William Shakespeare put these words in the mouth of his character Cassius (sowing seeds of discontent early on, Act I, Scene II) in the play Julius Caesar:
The fault, dear Brutus, is not in our stars,
But in ourselves, that we are underlings.
It is quoted – sometimes out-of-context – to the point of tedium.
But the Bard is right, you know, whether speaking of ambition in the world or desire to please God through churches like the seven stars of the Revelation to John.
The one like unto a Son of Man does not take them to task for their inconsistent church structure or their incorporation of Gentile traditions as well as Jewish in their gatherings. Neither does the apostle to the Gentiles. We know from what Paul wrote that churches differed from one time and place to another in all these matters. And he has no more toleration for those who would dilute the gospel with Jewish law than he does for those who would water it down with Gentiles’ Gnostic-sounding fables and genealogies. He has no opposition to celebrating the Lord’s Supper in a Greco-Roman dinner party setting as long as it is done with Christian equity at heart.
No, the one whose eyes were like blazing fire warns the seven churches about their tolerance of man’s teachings, their loss of first love, their inactivity, their lukewarmness. Pretty much the same issues with which Paul, Peter, James and John concern themselves.
So when you read books about how Christians have forgotten the old ways or about how church has most or all its origins in evil Gentile tradition or about how Christian gatherings must be patterned by-the-book after those in century one and-here’s-how-the-author-interprets-each-of-those-patterns or about how everything must change … well, weigh them carefully.
Weigh them in light of what scripture says. Weigh them by what the inspired writers criticized and applauded and recommended.
See if the vast majority of the themes scripture deals with are not corporate aspects of structure or governance or worship style, but are in fact the individual issues of everyday greed, ambition, jealousy, dilution of the gospel – and everything else that stems from self.
In an e-mailed response to a private comment on my blog, I recently wrote:
I don’t want to get into a spitting match over a book that has a lot to say – and I agree with some of it and disagree with some of it.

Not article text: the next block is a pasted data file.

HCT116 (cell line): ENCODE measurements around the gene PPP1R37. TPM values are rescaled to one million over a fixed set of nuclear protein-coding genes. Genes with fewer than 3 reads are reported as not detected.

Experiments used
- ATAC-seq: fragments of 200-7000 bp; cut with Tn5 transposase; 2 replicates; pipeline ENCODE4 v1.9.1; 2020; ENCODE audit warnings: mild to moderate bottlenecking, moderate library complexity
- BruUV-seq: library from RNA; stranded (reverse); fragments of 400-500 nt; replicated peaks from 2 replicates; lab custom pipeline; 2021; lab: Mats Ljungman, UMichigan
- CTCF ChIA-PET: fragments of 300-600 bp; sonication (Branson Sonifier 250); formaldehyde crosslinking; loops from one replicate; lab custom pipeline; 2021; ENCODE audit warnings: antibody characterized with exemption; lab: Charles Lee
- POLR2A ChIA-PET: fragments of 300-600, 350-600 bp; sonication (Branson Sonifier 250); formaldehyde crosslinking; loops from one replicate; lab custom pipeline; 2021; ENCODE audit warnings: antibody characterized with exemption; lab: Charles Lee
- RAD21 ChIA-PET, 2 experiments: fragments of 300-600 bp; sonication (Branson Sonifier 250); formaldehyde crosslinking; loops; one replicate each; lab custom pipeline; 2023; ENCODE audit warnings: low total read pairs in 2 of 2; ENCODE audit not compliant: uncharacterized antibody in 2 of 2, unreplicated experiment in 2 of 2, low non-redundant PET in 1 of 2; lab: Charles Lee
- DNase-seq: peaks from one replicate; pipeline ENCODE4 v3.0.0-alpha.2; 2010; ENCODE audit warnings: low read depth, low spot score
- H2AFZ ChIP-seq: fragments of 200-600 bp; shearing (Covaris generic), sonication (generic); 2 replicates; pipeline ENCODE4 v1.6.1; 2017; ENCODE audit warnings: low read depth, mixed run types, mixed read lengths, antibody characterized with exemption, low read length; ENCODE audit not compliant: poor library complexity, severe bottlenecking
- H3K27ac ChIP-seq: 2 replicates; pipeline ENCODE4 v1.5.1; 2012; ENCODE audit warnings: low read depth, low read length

The assumption of the book is that everything churches do that comes of tradition that is not Jewish in origin is wrong and must be dispensed with. Yet I do not see that defended as an axiom; it’s just assumed as a basic truth.
This assumes that God could not/did not foresee the effects of incorporating Gentile culture into His church, and that the basic principles of being Christ in the world are not strong enough of themselves to overcome Gentile influence.
I resist that, as I find it to be an unscriptural assumption. What corrupts the attempt to be Christ in the world is not racial heritage or even tradition, but self and Satan.
I continue to be unable to believe that the most important thing Christians should be worried about changing is the trappings of what happens for one hour on Sunday mornings, when people God loves are starving for good spiritual and physical food; subsumed in a culture of self-satisfaction; and drowning in a cesspool of sin and its consequences in this world as well as the next.
If we are underlings and underachievers in our efforts to address those needs, does the fault lie in the way the seven stars meet or worship or conduct business?
Or in ourselves?
The Restoration paradigm, for me, is best phrased in a re-telling of the old preacher’s story about the boy and the makeshift puzzle his grandfather cut from a magazine page that was a complicated, detailed picture of a church, then challenged him to re-assemble it. The boy amazed grandfather by doing so in seconds. “How did you do it so quickly?” Grandfather asked. The boy had turned it over and found a much simpler picture of Jesus there. “When I got Jesus right, the church was right.”